Fedora Docs FAD 2016 Badge

The Documentation Fedora Activity Day held this past weekend in Raleigh, NC had an impressive collection of stakeholders across the Fedora, Red Hat and CentOS projects. It was certainly not your typical “hackathon” or “DocSprint.” There was much productive discussion, tools vetting, future planning, AND development.
Etherpad Export: Full Agenda and Notes
IRC Meeting Log: Friday
IRC Meeting Log: Saturday
IRC Meeting Log: Sunday
Docs FAD Fedora Badge



Pete Travis — immantetize (Austin TX, Fedora Docs Team lead)
Zach Oglesby — zoglesby (Baltimore MD, Fedora Docs Team member, former Lead)
Shaun McCance — shaunm (Cincinnati, Red Hat community docs)
Stephen Gilson — sgilson (Westford, Red Hat product docs)
Paul Frields — stickster (Fredericksburg VA, Red Hat Fedora Engineering)
Ryan Lerch — ryanlerch (Brisbane QLD Australia, Red Hat Fedora eng)
Silas Hensley — dsilas (Brno, Red Hat product docs)
Remy DeCausemaker — decause (Raleigh, Red Hat OSAS/Fedora community lead)
Jim Perrin — jperrin (Houston TX, CentOS Project)
Karsten Wade — quaid (Santa Cruz, CA; former Fedora Docs Lead)
Kushal Das — kdas (remote)
Nick Bebout — nb (remote)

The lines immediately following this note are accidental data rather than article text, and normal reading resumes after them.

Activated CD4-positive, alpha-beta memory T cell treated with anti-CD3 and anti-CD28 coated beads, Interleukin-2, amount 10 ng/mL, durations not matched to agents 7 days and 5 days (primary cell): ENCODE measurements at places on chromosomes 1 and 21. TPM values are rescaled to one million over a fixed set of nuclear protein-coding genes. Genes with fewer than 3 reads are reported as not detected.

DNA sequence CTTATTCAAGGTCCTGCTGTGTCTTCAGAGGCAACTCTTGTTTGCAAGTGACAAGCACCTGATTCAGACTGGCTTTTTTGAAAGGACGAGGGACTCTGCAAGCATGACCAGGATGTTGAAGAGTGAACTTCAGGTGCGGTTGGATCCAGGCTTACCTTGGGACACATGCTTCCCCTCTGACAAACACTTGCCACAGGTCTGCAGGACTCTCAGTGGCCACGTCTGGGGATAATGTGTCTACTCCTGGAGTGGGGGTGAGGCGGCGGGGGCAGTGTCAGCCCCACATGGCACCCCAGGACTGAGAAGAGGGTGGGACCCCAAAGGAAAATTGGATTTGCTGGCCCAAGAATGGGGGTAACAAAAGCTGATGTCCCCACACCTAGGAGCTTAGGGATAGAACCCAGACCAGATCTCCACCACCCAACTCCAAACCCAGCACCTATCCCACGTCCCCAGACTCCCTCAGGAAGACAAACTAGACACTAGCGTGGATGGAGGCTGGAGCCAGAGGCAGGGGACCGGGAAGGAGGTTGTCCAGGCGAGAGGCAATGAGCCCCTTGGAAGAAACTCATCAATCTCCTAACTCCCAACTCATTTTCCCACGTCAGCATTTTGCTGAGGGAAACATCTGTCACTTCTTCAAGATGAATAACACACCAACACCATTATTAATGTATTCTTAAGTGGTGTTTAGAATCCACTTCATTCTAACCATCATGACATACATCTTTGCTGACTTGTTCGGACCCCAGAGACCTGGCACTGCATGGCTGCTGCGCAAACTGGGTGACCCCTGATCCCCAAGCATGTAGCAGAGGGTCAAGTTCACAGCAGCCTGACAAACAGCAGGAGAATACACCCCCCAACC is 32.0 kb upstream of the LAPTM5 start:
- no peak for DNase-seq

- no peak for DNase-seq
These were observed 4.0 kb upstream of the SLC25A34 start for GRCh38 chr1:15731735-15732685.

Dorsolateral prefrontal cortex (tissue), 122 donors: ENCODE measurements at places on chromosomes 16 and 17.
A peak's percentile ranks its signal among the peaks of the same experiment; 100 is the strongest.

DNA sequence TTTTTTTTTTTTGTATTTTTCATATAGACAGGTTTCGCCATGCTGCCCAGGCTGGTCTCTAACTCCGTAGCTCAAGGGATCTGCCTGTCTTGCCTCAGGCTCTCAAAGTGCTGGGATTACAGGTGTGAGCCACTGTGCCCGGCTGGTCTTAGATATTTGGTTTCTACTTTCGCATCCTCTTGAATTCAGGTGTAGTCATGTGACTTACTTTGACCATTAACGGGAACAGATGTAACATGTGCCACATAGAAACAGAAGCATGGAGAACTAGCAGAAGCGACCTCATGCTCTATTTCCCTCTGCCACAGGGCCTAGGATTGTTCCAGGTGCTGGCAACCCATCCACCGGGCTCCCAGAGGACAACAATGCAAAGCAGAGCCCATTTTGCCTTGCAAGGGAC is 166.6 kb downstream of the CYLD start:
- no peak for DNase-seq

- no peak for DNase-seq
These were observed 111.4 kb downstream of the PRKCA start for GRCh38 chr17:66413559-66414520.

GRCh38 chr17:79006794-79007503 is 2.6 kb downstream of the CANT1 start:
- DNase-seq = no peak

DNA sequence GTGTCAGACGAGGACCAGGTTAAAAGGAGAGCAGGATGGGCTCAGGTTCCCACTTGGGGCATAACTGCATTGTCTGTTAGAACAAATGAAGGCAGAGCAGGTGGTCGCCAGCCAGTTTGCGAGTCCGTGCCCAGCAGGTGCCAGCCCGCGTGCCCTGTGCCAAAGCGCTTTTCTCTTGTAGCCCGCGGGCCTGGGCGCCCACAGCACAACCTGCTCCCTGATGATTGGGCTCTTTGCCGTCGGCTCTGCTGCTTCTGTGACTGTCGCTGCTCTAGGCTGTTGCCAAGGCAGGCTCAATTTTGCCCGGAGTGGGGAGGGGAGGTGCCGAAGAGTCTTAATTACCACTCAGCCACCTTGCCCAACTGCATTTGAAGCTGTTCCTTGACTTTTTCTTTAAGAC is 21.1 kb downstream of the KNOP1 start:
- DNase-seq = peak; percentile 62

Tummala Dhanvi — c0mrad3 (remote)
Corey Sheldon — linuxmodder (remote)

Day 1

Personas and User Stories

One of the key reasons for having the brilliant and talented Ryan Lerch here in attendance with us during the FAD, was to tap into his experience and knowledge about User Experience and User-centric approach to defining our problem space. Having so many stakeholders from a variety of Upstream and Downstream projects and teams was that we could accurately approximate most of the types of users that would be impacted by our toolchains and content strategy. After much discussion, these were the ten that we settled on:

  1. Content Strategist
  2. New Docs Contributor
  3. Experienced Docs Writer
  4. RH Content Professional
  5. Drive-by Fixer
  6. Reader
  7. Publisher
  8. Tools Maintainer
  9. Subject Matter Expert
  10. Doc Program Manager
  11. Translator

These personas were then used to write a variety of “user stories” that follow a format of:

“As a _________________,